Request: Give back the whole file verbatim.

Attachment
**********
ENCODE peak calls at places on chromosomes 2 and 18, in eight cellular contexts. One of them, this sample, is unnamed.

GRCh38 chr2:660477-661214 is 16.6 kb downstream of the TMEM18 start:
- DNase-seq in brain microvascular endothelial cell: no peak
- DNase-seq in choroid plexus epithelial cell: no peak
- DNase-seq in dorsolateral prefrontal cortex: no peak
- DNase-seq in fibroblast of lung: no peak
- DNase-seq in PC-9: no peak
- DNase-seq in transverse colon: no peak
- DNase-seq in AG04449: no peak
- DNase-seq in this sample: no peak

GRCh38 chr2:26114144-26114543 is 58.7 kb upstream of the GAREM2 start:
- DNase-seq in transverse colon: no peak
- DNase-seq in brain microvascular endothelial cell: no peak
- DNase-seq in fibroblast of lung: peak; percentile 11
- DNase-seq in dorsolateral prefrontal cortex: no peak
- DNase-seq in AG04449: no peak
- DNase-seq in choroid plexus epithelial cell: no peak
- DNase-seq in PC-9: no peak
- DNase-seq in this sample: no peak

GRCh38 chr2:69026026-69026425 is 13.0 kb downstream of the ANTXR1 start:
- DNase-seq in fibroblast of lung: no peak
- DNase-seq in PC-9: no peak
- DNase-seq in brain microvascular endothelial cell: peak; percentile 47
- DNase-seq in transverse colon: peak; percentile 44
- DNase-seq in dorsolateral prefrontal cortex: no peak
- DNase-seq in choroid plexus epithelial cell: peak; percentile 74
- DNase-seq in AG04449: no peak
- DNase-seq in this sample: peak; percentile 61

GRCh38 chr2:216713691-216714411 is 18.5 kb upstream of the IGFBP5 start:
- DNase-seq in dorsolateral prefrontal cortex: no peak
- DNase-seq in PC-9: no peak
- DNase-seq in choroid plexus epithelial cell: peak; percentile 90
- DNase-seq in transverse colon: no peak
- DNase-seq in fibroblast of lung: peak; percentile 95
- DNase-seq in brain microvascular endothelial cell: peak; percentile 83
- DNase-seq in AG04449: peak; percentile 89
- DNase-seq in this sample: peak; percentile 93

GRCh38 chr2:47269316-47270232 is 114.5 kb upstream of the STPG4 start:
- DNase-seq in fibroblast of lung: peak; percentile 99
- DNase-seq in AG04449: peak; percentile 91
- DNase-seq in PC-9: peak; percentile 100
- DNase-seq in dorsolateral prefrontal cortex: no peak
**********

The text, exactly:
ENCODE peak calls at places on chromosomes 2 and 18, in eight cellular contexts. One of them, this sample, is unnamed.

GRCh38 chr2:660477-661214 is 16.6 kb downstream of the TMEM18 start:
- DNase-seq in brain microvascular endothelial cell: no peak
- DNase-seq in choroid plexus epithelial cell: no peak
- DNase-seq in dorsolateral prefrontal cortex: no peak
- DNase-seq in fibroblast of lung: no peak
- DNase-seq in PC-9: no peak
- DNase-seq in transverse colon: no peak
- DNase-seq in AG04449: no peak
- DNase-seq in this sample: no peak

GRCh38 chr2:26114144-26114543 is 58.7 kb upstream of the GAREM2 start:
- DNase-seq in transverse colon: no peak
- DNase-seq in brain microvascular endothelial cell: no peak
- DNase-seq in fibroblast of lung: peak; percentile 11
- DNase-seq in dorsolateral prefrontal cortex: no peak
- DNase-seq in AG04449: no peak
- DNase-seq in choroid plexus epithelial cell: no peak
- DNase-seq in PC-9: no peak
- DNase-seq in this sample: no peak

GRCh38 chr2:69026026-69026425 is 13.0 kb downstream of the ANTXR1 start:
- DNase-seq in fibroblast of lung: no peak
- DNase-seq in PC-9: no peak
- DNase-seq in brain microvascular endothelial cell: peak; percentile 47
- DNase-seq in transverse colon: peak; percentile 44
- DNase-seq in dorsolateral prefrontal cortex: no peak
- DNase-seq in choroid plexus epithelial cell: peak; percentile 74
- DNase-seq in AG04449: no peak
- DNase-seq in this sample: peak; percentile 61

GRCh38 chr2:216713691-216714411 is 18.5 kb upstream of the IGFBP5 start:
- DNase-seq in dorsolateral prefrontal cortex: no peak
- DNase-seq in PC-9: no peak
- DNase-seq in choroid plexus epithelial cell: peak; percentile 90
- DNase-seq in transverse colon: no peak
- DNase-seq in fibroblast of lung: peak; percentile 95
- DNase-seq in brain microvascular endothelial cell: peak; percentile 83
- DNase-seq in AG04449: peak; percentile 89
- DNase-seq in this sample: peak; percentile 93

GRCh38 chr2:47269316-47270232 is 114.5 kb upstream of the STPG4 start:
- DNase-seq in fibroblast of lung: peak; percentile 99
- DNase-seq in AG04449: peak; percentile 91
- DNase-seq in PC-9: peak; percentile 100
- DNase-seq in dorsolateral prefrontal cortex: no peak